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# Make This Stash-Busting Block in 3 Steps: Disappearing Four-Patch Tutorial

If you're looking for a simple quilt block to stitch up using basic squares, the disappearing four-patch is simple to make using either a plain background fabric or plenty of fun and bold fabrics.

Because these blocks are so easy to make, they're perfect for whipping up a quilt as a last-minute gift. You can use of almost any size to make your blocks — the larger squares you use, the faster your quilt will come together! At the end, we'll talk about some quilt math to help you figure out how large your blocks will be with different sized squares.

## Making the disappearing four-patch quilt block

To make the disappearing four-patch block, you'll need four equal-sized squares. Here, I'm using 5" squares: Two solid (background) squares and two charm squares (the fabric is Barcelona by Zen Chic for Moda Fabrics).

### Step 1: Make the four-patch

The first step is to make the four-patch that will "disappear." First, lay out your four squares so that the two background squares are kitty corner from each other.

Then, stitch them together into pairs.

Press the seams to the side, towards the background fabric. Then stitch the two pairs together to make the four-patch block.

### Step 2: Preparing the disappearing act

Make four cuts into the four patch, each 1.5" away from the center seam. You'll have nine pieces.

Now, turn middle piece on each side of the square 180 degrees — flip it over completely. Your block will look a little something like this.

You still have nine pieces, but changing the orientation of four of the squares changed the look of the design entirely.

### Step 3: Putting the square back together

Sew together three squares in each of the rows. The three pieces in each row will become one longer piece.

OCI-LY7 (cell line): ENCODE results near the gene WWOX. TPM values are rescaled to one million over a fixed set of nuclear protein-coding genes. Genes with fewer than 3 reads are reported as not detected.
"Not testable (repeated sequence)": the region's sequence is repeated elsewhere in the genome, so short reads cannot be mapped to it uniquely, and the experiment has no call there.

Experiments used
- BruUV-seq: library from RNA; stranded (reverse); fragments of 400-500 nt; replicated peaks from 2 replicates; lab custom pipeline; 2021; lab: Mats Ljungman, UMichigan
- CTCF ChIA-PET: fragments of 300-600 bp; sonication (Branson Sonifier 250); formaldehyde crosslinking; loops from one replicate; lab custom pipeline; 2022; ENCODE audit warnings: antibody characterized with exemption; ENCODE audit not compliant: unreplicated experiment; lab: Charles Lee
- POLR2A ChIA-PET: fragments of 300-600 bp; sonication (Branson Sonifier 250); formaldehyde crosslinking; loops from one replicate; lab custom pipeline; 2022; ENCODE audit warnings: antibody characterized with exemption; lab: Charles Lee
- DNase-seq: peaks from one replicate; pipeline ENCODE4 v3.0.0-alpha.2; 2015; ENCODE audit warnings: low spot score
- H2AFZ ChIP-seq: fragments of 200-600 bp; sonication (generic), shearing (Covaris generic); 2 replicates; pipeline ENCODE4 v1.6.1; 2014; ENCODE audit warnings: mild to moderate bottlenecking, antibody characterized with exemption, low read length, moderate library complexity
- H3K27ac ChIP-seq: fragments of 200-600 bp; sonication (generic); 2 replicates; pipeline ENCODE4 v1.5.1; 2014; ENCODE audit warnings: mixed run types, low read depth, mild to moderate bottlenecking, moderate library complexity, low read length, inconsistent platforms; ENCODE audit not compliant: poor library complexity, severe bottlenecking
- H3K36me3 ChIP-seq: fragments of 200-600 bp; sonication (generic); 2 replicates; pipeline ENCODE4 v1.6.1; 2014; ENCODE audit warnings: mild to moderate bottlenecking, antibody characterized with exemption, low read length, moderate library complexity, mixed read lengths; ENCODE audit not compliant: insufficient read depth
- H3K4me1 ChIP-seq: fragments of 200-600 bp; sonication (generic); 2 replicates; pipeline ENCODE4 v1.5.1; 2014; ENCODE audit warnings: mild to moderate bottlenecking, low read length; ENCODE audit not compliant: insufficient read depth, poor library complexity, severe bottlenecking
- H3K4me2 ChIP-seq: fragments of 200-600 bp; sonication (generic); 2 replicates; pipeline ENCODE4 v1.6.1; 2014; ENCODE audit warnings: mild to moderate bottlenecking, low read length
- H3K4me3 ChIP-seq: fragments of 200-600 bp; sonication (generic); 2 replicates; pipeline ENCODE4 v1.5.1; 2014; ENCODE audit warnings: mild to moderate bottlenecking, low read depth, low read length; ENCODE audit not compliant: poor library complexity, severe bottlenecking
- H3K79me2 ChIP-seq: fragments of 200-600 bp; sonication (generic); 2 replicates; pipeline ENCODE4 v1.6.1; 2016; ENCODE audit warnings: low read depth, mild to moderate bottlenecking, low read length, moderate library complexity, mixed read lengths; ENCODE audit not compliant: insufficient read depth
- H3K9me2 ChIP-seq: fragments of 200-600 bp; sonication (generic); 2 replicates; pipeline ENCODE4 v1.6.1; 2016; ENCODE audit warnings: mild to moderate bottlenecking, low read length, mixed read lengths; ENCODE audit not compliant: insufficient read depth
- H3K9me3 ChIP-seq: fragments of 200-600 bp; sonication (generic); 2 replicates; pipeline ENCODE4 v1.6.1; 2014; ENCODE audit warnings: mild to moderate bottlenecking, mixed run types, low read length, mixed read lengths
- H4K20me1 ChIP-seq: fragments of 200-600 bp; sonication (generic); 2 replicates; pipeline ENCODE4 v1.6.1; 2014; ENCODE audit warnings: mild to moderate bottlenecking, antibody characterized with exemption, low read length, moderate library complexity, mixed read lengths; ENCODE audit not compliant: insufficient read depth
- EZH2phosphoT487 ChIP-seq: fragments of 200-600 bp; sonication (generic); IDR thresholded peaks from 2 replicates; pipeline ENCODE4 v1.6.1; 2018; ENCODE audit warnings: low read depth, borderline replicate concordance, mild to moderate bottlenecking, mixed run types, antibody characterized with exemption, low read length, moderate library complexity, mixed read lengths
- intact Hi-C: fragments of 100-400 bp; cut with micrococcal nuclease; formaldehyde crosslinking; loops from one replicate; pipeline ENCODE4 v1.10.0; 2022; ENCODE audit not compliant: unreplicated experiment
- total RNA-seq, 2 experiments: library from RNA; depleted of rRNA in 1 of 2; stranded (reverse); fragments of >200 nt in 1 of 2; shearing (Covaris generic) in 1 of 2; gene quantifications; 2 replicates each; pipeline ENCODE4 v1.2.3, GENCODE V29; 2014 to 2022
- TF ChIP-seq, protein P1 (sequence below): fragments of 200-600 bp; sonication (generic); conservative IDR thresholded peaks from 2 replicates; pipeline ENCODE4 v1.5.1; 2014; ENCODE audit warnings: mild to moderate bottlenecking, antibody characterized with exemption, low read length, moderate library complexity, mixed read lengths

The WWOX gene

Press the seams. On the middle row, press the seams out. On the outer rows, press the seams in.

Then stitch the rows together into a single block.

## Make a scrappy disappearing four-patch

You can make this same block using four different fabrics for a more scrappy look if you like. Pick four contrasting squares from a charm pack.

Make four cuts, each 1.5" from the center seam, cutting the block into nine pieces. Flip the center pieces on each side.

Stitch the nine pieces into three rows, then stitch the three rows into one block.

Make as many blocks as you would like for a quilt. Square up the blocks (these will square up to 8.5" if your seams are accurate, or 8" if you need more room), then stitch them together to make your quilt top.

## Quilt math: How big will your block be?

Want to make this block using a different size square, but you're not sure how big the finished block will be? The quilt math is easy!

Take the size of your pre-cut square, multiply it by 2, then subtract 2. In this example, we used a 5" square. (5 x 2) - 2 = 8, so we'll finish with an 8" square. If you use 10" square pre-cuts, your block will be 18".

You can also use this math to make a block the exact size you want. Just take the finished size you want, add 2 and divide by two. So, how big should you cut your squares for a 20" block? (20 + 2) / 2 = 11. You'd need to start with 11" squares.

Curious how that quilt math works out? The fabric across one side is the length of two squares (5" + 5"). There are three seams in each edge, and each seam takes out ½" (¼" from each fabric in the seam). And when the block is put into the quilt, each edge will lose another ¼". That's a total of 2"!

When you change the size of the original squares, you will want to consider changing the measurement you use to cut the four-patch and make it "disappear." In most cases, you can use the same 1.5" measurement. Just know that with different pre-cuts, like 10" squares, you'll get different proportions (which could look great with large-scale prints). If you'd like a more scrappy look with your 10" precuts, you will want to increase the 1.5" cutting measurement to 3". If you are using smaller pre-cuts, like 2.5" mini charms, you'll absolutely want to decrease the cutting measurement to 3/4". When in doubt, make a test block with scrap fabrics to check your proportions.

February 25, 2016
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